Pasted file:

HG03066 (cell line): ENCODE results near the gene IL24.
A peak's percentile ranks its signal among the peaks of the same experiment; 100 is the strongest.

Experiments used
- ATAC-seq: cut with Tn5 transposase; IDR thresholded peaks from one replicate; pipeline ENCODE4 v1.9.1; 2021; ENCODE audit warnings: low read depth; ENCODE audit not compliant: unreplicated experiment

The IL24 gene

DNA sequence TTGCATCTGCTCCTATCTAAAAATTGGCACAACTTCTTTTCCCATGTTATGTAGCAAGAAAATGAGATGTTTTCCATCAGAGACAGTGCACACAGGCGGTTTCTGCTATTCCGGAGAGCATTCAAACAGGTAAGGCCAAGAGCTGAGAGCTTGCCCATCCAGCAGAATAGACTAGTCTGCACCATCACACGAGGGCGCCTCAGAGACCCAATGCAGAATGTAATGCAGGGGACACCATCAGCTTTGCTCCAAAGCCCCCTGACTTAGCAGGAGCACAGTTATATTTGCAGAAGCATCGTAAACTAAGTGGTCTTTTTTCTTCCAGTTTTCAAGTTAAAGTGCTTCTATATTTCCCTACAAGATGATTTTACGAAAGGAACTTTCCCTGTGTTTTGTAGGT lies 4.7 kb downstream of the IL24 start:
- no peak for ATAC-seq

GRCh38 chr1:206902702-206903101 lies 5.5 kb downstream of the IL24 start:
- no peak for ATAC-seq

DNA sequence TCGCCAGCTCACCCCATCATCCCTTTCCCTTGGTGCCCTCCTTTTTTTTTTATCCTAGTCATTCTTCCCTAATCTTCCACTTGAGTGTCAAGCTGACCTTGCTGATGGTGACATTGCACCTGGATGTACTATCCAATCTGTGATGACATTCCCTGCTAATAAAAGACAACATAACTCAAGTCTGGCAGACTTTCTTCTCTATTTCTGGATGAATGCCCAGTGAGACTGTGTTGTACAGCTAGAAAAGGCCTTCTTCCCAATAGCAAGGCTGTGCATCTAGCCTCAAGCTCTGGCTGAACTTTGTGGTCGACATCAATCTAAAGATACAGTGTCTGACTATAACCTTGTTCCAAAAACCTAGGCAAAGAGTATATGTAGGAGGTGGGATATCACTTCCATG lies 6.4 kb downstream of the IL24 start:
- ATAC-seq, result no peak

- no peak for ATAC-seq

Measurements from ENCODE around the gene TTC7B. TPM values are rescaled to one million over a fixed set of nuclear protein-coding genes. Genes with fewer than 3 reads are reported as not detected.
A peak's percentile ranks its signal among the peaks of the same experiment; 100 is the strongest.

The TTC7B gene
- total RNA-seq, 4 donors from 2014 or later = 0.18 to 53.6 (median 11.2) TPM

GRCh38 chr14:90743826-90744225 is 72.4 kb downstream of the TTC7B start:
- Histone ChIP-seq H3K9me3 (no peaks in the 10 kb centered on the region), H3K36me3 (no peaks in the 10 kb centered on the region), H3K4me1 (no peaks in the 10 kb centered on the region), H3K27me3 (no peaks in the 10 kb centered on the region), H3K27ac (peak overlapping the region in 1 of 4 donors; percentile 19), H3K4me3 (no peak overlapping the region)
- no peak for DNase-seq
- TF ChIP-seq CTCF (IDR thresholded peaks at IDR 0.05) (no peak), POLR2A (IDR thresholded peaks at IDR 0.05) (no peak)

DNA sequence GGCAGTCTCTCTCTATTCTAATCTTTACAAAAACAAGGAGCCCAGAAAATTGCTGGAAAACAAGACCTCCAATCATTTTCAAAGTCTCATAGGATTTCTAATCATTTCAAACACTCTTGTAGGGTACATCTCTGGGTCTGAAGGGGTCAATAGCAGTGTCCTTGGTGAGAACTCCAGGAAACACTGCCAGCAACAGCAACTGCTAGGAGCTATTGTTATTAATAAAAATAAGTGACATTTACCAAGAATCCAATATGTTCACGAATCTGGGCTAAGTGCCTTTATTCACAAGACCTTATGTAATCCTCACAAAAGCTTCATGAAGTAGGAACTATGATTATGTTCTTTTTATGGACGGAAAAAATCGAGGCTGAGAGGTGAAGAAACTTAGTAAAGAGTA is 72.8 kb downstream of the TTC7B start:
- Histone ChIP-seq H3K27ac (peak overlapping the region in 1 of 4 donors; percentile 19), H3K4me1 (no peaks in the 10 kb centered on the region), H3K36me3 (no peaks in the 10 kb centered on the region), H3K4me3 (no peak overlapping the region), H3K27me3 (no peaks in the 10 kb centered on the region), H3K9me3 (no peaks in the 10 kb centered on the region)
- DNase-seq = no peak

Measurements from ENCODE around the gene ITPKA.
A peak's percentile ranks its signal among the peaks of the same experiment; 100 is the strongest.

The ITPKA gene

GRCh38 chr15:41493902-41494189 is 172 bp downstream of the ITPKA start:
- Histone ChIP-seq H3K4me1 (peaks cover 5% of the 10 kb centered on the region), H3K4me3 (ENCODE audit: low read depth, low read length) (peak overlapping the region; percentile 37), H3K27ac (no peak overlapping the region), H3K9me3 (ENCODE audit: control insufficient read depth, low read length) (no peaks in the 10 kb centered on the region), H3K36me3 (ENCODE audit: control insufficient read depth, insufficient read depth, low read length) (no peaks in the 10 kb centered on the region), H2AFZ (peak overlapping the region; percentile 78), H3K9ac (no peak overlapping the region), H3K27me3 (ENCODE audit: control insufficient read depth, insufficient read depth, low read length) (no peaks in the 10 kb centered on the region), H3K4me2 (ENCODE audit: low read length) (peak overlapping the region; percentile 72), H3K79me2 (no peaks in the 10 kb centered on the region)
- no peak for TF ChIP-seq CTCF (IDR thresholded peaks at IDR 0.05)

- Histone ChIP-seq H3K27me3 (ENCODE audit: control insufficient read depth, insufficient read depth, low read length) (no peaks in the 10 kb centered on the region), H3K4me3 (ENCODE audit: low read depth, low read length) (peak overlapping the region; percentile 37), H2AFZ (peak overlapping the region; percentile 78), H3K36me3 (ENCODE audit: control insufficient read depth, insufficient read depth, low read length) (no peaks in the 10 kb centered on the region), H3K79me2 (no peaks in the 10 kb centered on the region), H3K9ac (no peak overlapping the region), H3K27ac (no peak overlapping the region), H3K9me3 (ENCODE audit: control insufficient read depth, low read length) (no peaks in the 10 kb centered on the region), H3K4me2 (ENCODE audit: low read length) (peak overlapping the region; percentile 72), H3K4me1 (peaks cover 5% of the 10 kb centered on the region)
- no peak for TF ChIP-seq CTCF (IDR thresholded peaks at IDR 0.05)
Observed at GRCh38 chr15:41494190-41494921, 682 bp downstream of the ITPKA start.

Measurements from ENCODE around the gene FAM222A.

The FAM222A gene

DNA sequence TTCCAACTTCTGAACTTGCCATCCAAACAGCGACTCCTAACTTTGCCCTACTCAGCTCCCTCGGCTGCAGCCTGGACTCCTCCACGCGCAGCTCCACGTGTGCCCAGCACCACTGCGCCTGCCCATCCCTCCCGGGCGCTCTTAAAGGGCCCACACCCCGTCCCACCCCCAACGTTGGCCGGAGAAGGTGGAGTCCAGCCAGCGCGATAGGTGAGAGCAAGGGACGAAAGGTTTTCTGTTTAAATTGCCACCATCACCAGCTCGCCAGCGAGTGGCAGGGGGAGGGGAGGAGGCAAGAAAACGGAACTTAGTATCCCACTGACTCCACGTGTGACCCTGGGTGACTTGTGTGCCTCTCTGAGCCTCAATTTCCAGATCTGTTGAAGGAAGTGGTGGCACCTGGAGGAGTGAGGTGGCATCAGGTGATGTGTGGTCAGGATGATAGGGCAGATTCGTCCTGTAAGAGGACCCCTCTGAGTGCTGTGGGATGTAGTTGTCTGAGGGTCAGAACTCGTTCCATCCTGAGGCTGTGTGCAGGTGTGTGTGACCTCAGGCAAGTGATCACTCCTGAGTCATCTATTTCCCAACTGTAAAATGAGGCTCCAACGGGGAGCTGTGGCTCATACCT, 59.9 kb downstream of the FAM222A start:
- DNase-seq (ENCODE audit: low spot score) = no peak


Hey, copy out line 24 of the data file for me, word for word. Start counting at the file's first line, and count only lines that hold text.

Measurements from ENCODE around the gene ITPKA.